Her immediate reaction on finding out she needed to go through labour was not to end the pregnancy.

Her immediate reaction on finding out she needed to go through labour was not to end the pregnancy.

Age at interview: 33
Sex: Female
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The next shock that was to come, was that I'd got to inform my midwife. So I phoned my midwife and this was the bit I hadn't researched, and she said, 'Right, okay, I'll ring the labour ward and book you in.' I said, 'At labour ward?' She said, 'For the procedure,' I said, 'Why do I need to go to the labour ward? Won't I go to the general'?' 'No,' she said, 'You do know what will happen, don't you?' And I said, 'Yes, I'll have a general anaesthetic and it will all be done and ' 'No,' she said, 'You'll have to go through the labour,' which I hadn't comprehended, that hadn't sunk in, although I knew it, I did know this but it hadn't, I hadn't realised it.

So that threw me, I said, 'Right, I'm not doing it.' I said, 'I'm not doing it, I've changed my mind.' My husband said, 'Now, don't be silly but, you know, we've made the decision and we've got to, you know, if that's the way it has to happen, that's the way it has to happen.' And I, I, it just completely threw me, it really did throw me completely. I genuinely did think, at that point that I would go in, have a general anaesthetic, it would be like having a D & C, that kind of termination. It hadn't registered that because I was so far gone, I would have to go through a full labour. 
 
 

She couldn't stop reading the ARC (Antenatal Results and Choices) booklet about ending a...

She couldn't stop reading the ARC (Antenatal Results and Choices) booklet about ending a...

Age at interview: 41
Sex: Female
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I didn't really know what Edwards' Syndrome was, was just beginning to get some information together. Most people I, hardly anybody I spoke to, knew anything about it at all - family or friends - and to actually have somebody on the phone who said, 'Ah, yes', you know, 'I know what you mean', and knew kind of what we were going through really, was, was, just listened, was really, it was really, really helpful. 

And also sent, you know, they had lots of booklets that said, 'Oh, we've got a booklet on this', which you know there was a booklet they had about, you know, one about telling children, or telling your kind of grandparents, or what they could, you know for grandparents, I think it was. Another one which on the helpline, the lady at ARC said, 'Well, we can send you this, we know you may not want it yet, but it's about kind of a termination, about the kind of decision-making process and, you know, we could send that to you now, or we can send it to you later. What do you want?' And I said, 'No, send it to me now'. I thought, 'I'd rather start reading,' and that was good.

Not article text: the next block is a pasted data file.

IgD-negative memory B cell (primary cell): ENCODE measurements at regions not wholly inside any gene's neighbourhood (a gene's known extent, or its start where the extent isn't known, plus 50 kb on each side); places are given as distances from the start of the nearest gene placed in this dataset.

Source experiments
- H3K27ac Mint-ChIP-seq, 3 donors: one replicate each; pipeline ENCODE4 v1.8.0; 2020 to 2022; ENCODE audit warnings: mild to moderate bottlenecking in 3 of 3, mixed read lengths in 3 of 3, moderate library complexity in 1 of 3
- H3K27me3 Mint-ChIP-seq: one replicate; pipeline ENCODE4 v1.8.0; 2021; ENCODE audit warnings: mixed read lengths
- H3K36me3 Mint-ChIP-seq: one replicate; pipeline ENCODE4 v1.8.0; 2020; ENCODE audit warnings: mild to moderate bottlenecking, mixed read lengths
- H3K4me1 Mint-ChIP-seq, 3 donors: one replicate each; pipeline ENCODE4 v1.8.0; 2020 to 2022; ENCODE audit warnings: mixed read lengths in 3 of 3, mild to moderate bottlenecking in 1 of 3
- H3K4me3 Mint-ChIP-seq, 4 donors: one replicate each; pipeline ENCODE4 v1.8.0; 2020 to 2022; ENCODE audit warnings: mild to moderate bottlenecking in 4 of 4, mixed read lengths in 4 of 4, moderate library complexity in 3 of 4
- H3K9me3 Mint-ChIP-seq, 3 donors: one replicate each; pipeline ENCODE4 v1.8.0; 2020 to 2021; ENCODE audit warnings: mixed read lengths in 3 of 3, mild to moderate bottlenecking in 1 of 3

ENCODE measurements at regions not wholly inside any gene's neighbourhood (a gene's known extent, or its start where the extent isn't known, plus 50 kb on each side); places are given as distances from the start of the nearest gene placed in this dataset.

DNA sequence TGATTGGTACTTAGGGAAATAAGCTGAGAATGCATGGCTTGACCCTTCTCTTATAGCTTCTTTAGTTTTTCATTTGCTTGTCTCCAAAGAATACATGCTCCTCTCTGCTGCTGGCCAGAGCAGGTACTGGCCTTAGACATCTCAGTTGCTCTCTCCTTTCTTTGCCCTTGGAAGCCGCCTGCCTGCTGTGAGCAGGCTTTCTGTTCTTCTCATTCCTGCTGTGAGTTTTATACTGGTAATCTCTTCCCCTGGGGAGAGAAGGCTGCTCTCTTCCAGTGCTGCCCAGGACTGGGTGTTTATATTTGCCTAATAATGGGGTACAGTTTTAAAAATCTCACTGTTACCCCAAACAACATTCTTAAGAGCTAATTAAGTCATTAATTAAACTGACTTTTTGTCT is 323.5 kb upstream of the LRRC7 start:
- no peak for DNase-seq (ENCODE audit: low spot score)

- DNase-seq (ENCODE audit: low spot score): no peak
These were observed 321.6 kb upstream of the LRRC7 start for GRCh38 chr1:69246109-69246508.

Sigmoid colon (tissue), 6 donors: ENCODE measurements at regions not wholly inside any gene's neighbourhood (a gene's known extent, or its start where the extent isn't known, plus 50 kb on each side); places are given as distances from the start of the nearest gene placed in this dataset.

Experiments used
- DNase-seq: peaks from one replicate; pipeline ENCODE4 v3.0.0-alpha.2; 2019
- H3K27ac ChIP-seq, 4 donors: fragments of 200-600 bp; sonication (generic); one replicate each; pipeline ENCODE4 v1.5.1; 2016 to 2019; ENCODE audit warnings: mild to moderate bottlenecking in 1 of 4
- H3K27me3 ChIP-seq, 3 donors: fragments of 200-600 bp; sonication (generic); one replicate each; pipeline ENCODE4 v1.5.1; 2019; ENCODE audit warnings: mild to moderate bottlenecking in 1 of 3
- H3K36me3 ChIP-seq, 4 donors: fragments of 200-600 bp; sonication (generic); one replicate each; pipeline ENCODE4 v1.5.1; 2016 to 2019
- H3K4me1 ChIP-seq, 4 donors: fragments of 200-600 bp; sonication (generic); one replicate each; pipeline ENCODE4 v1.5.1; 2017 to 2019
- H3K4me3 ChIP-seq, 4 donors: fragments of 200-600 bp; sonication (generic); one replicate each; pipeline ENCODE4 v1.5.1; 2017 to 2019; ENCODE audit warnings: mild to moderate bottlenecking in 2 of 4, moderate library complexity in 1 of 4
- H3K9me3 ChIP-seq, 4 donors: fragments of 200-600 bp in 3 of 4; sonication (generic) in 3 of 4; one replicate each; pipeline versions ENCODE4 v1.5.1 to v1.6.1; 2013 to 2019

And then the, two days later, the booklet arrived from ARC in the post, that's about termination, and I think I wasn't even dressed, my husband was going to take the other one to school, my oldest daughter to school, and I wasn't dressed, and I opened this booklet, I was eating my breakfast, and once I started reading it, I couldn't stop reading it. 

And one of the first things I read really shocked me, which because at this stage, I would have been 13 weeks, and I read that from 13 weeks on, if you have a termination, you have to give birth, and I'd had no idea that was the case. And I just couldn't believe it you know, I virtually broke down I think I read that when my husband was taking our daughter to school, and by the time he came home, I was in a right state, you know. I just had no idea. I don't think I'd really thought that much about, I'd sort of realised the word 'termination' was potentially on the horizon, I'd assumed it would be some sort of surgical procedure. I hadn't any idea it meant giving birth. 

The kind of questions women felt had been left unanswered by health professionals were details about what they should expect during labour and birth, at what point the baby died, and what effect the medication they were given to induce labour would have on the baby. Several women said they had only thought about difficult questions after the termination, others had not wanted to voice them at the time. However a few people said that being given too many details about procedures had upset them. 

 

She wished someone had explained how her pregnancy would end because it was too difficult a...